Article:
One view of the future from Marc Faber: (link to video above)
Bullish Today, Marc Faber Is "Highly Confident" the Future Will Be Very Bleak
Posted Sep 22, 2009 07:30am EDT by Aaron Task in Investing, Newsmakers
Related: ^DJI, ^GSPC, EEM, FXI, VNM, EWZ, SPY
"The future will be a total disaster, with a collapse of our capitalistic system as we know it today, wars, massive government debt defaults and the impoverishment of large segments of Western society," Marc Faber writes in the September issue of The Gloom, Boom & Doom Report.
A statement like that pretty much speaks for itself, but it's a bit more complicated than appears on first blush.
Faber has been bullish -- especially on commodities and emerging market stocks -- for some time now and believes the current global recovery trade will last another two-to-three years, as discussed in more detail in a forthcoming clip. But he has major long-term concerns about the dollar's long-term viability given rising U.S. deficits, massive unfunded mandates and the fact "we have a money-printer at the Fed."
This combination will eventually lead to runaway inflation, wholesale debasement of the dollar, and a major lowering of living standards for most Americans and many Europeans as well, says Faber, who is "highly confident" in this grim prediction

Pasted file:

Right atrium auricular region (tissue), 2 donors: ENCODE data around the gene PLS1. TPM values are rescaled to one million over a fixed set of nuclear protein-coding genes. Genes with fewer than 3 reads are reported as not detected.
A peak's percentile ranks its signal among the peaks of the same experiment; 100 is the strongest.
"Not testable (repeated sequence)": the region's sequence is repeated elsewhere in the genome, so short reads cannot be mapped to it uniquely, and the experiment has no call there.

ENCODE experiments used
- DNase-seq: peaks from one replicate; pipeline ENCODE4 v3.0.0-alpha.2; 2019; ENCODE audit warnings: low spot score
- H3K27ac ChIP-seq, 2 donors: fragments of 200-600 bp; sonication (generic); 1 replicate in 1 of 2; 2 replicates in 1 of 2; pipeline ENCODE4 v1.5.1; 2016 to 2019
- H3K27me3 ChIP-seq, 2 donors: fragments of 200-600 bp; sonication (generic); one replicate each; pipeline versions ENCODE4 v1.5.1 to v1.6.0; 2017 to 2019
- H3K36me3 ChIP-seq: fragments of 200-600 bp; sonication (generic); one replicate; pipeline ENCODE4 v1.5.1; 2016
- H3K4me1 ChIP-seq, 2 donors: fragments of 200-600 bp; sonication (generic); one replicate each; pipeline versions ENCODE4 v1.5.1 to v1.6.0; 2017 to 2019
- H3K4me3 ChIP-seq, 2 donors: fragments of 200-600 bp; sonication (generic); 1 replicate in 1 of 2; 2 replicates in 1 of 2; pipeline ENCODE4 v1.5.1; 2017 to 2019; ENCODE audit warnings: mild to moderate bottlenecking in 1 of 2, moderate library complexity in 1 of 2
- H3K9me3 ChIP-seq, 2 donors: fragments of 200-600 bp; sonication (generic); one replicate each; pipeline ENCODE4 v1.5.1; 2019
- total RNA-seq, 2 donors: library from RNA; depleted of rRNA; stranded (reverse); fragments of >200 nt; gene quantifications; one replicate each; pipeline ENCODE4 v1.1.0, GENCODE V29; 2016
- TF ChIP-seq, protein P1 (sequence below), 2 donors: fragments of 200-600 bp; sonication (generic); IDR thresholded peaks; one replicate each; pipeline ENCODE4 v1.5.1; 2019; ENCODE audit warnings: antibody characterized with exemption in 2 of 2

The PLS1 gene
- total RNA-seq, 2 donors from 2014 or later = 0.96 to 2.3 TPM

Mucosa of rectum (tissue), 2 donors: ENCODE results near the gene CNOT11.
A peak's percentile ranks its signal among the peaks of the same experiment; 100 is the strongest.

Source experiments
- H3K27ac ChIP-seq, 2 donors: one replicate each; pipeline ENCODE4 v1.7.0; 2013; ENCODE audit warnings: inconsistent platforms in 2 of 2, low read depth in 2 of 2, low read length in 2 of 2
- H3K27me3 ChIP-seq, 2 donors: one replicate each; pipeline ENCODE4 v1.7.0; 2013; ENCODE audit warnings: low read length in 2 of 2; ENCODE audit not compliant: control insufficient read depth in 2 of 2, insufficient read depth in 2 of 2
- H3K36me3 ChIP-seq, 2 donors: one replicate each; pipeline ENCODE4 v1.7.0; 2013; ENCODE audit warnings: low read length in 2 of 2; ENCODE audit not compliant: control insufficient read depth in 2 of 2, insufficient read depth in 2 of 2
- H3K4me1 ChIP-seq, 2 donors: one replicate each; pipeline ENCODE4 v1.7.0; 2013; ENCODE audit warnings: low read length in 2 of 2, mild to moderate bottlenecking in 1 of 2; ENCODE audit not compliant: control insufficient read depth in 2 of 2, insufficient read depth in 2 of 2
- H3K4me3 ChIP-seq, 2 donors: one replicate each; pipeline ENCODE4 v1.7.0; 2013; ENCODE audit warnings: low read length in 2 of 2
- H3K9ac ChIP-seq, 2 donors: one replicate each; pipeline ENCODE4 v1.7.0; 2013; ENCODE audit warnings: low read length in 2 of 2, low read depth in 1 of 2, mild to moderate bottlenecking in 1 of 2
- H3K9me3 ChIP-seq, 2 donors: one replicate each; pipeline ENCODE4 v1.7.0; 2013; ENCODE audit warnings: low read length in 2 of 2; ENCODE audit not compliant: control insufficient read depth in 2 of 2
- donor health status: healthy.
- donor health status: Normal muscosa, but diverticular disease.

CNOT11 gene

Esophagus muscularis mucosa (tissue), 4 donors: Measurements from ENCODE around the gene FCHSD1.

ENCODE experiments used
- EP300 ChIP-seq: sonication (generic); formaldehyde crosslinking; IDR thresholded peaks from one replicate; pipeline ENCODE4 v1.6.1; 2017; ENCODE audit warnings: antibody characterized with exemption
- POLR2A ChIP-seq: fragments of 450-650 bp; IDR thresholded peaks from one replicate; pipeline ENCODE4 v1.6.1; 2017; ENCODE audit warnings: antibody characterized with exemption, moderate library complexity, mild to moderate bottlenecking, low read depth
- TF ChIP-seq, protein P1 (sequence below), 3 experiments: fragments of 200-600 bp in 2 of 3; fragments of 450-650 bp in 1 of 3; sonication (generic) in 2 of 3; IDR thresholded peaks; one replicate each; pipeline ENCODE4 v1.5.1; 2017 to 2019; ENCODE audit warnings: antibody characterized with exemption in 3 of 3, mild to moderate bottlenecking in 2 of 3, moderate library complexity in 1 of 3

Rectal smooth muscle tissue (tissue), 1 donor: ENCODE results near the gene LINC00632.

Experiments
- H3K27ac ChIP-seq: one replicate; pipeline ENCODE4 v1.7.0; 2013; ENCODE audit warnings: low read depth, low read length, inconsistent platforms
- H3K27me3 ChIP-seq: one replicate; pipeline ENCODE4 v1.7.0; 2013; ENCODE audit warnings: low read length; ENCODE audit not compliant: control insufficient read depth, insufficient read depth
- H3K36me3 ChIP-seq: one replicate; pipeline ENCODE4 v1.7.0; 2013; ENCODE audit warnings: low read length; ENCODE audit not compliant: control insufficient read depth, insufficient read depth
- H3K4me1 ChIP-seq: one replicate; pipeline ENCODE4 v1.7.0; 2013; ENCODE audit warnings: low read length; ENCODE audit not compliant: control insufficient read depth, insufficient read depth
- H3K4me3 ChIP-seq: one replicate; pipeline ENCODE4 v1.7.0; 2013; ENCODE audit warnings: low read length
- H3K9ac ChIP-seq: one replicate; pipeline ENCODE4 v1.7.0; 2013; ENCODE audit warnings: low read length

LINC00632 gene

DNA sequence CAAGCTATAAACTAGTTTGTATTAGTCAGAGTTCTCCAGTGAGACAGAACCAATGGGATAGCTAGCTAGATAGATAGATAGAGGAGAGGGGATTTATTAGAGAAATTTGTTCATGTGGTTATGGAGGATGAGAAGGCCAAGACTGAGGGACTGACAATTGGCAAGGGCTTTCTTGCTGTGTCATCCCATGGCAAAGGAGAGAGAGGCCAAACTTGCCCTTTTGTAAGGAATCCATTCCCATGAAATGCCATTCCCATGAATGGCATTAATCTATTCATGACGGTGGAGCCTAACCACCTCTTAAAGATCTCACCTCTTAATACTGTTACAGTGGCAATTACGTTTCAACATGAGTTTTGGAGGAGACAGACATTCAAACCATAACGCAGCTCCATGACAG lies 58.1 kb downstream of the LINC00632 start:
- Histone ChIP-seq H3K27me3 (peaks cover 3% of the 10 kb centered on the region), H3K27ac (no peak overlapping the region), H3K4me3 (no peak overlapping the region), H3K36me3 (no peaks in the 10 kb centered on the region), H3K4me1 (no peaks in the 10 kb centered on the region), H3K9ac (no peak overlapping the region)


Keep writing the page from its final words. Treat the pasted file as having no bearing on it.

Here is a contrasting view from Henry Blodgett (linked here http://www.businessinsider.com/henry-blodget-everyone-thinks-interest-rates-are-going-higher-2009-9)
Everyone Thinks Interest Rates Are Going Higher
Henry Blodget|Sep. 28, 2009, 8:01 AM
The consensus is almost always wrong, which is why today's conventional wisdom that interest rates will drift higher merits examination.
If the consensus is wrong this time, too, it means one of two things:
Interest rates will scream higher, clobbering adjustable-rate debtors and killing the economy.
Interest rates will continue to drift lower, as deflation takes hold.
We continue to believe we'll get hyper-inflation at some point (option 1), because we think the Fed will be more worried about killing the recovery than controlling inflation and will therefore err on the side of the former.
That said, right now, the prevailing trend clearly is deflation. And as Japan has showed, the spate of deflation before the hyper-inflation takes hold can last a while.
Why deflation? Despite the sequential uptick in house prices in the past few months, we still don't think we've seen the bottom. The banks are still facing huge losses in commercial real estate, which means they're likely to keep hoarding their capital and not inject new loans into the economy. This should restrain the growth of the money supply. Consumers are starting to save and retiring debt, which should rein in their spending (and, consequently, trigger price declines to try to entice them). We still have huge slack in our manufacturing industries--capacity utilization is very low.
All of which is to say... We wouldn't be surprised if the obvious trade here--interest rates will drift higher as the economy recovers--is wrong.